Evaluating Social Programs and Problems: Visions for the New Millennium

Evaluating Social Programs and Problems: Visions for the New Millennium

Evaluating Social Programs and Problems: Visions for the New Millennium

Evaluating Social Programs and Problems: Visions for the New Millennium

Synopsis

Evaluation is a rapidly changing and growing field. Today's evaluators are being challenged to help design and evaluate social programs intended to prevent and ameliorate complex social problems in a variety of settings, including schools, communities, and not-for-profit and for-profit organizations. Drawing upon the knowledge and experience of world-renowned evaluators, the goal of this new book is to provide the most up-to-date theorizing about how to practice evaluation in the new millennium. It features specific examples of evaluations of social programs and problems, including the strengths and weaknesses of the most popular and promising evaluation approaches, to help readers determine when particular methods are likely to be most effective. As such, it is the most comprehensive volume available on modern theories of evaluation practice. Evaluating Social Programs and Problems is a valuable resource and should be considered required reading for practicing evaluators, evaluators-intraining, scholars and teachers of evaluation and research methods, and other professionals interested in improving social problem-solving efforts in the new millennium.

Excerpt

Evaluation appears to be in a second major boom period in its rather short history. For example, in 1990 there were about five major evaluation professional associations, whereas today there are nearly 40 worldwide. It is clear that the most important work of evaluators in the 21st century will be to evaluate social programs designed to prevent and ameliorate social problems that threaten the well being of children, adolescents, substantial portions of the world's adult populations, and the elderly. This work will inevitably be carried out in a wide range of settings, including schools, communities, and non-profit for-profit organizations of many shapes and sizes.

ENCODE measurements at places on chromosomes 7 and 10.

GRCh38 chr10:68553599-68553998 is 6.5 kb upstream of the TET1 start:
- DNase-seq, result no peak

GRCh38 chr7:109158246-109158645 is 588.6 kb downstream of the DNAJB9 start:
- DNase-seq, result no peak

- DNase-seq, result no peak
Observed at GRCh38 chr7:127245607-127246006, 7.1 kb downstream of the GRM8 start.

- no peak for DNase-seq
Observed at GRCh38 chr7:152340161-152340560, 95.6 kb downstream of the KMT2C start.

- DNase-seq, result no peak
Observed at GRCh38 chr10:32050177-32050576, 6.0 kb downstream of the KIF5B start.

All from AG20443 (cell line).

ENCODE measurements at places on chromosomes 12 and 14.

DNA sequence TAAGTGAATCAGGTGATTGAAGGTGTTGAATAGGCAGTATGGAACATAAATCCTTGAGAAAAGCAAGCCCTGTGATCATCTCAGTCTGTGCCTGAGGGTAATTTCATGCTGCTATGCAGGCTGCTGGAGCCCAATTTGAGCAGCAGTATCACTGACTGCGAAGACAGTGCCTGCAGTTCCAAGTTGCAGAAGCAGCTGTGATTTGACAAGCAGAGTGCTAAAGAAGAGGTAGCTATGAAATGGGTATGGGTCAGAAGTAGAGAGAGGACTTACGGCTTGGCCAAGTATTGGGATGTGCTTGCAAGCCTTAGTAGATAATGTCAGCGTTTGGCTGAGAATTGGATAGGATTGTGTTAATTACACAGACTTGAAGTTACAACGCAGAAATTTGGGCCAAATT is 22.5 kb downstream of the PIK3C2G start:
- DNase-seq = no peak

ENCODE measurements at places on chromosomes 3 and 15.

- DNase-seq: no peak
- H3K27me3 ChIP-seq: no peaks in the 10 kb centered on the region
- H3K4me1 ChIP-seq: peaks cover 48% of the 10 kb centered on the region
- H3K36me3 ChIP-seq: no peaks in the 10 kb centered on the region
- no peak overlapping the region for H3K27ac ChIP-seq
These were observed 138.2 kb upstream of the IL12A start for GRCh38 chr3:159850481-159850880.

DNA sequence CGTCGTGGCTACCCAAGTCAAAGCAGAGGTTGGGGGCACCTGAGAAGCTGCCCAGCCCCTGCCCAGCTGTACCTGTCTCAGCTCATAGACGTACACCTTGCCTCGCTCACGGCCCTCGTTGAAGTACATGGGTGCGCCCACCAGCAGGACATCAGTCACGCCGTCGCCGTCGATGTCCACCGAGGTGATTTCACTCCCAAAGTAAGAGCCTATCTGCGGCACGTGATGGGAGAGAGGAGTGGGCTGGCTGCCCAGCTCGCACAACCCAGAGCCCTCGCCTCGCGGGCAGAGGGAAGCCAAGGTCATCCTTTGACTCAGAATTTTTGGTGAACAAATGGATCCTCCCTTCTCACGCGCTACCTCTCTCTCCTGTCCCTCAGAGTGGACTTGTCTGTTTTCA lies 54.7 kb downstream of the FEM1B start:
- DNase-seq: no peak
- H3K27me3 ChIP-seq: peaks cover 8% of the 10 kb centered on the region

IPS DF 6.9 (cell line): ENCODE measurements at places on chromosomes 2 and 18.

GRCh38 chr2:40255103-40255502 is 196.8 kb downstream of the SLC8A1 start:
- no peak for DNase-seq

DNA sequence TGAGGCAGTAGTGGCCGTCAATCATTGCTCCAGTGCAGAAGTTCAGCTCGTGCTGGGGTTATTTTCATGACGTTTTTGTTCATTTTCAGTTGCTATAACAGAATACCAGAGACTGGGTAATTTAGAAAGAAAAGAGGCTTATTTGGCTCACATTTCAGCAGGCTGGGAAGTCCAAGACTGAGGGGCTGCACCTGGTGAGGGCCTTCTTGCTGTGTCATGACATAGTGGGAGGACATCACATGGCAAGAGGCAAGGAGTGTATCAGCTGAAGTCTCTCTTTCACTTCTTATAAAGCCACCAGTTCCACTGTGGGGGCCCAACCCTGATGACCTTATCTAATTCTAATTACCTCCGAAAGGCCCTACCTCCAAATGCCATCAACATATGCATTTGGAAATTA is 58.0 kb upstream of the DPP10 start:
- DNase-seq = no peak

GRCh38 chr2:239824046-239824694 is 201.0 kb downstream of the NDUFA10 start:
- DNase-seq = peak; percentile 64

This volume intends to provide some visions and agenda items for this undertaking. Drawing on the knowledge and experience of some the most well-traveled and well-known evaluators in the world today, it incorporates “bleeding-edge” perspectives on evaluation as a transdiscipline, results-oriented management, empowerment evaluation, fourthgeneration evaluation, inclusive evaluation, theory-driven evaluation, cultural competency in evaluation, and frameworks for integrating diverse visions for evaluation. We hope this book will be of value to practicing evaluators grappling with the challenges of providing valid and useful evaluations in an increasingly complex, diverse, high-tech, and global landscape, as well evaluators-in-training, scholars, teachers of evaluation and research methods, other professionals interested in how to improve social problem-solving efforts in the new millennium.

The editors of this volume would first like to express abundant gratitude to the Stauffer Symposium Coordinator, Katrina Bledsoe, and her team of Claremont Graduate University graduate students—Thomas Andry, Heather Campbell, Susie Cervantez, Kelly Fischbein, Cindy Gilbert, Marycarmen Kunicki, Stuart Jordan, and Theodore Joseph—for organizing and managing a top-rate symposium. Special thanks to Stuart . . .

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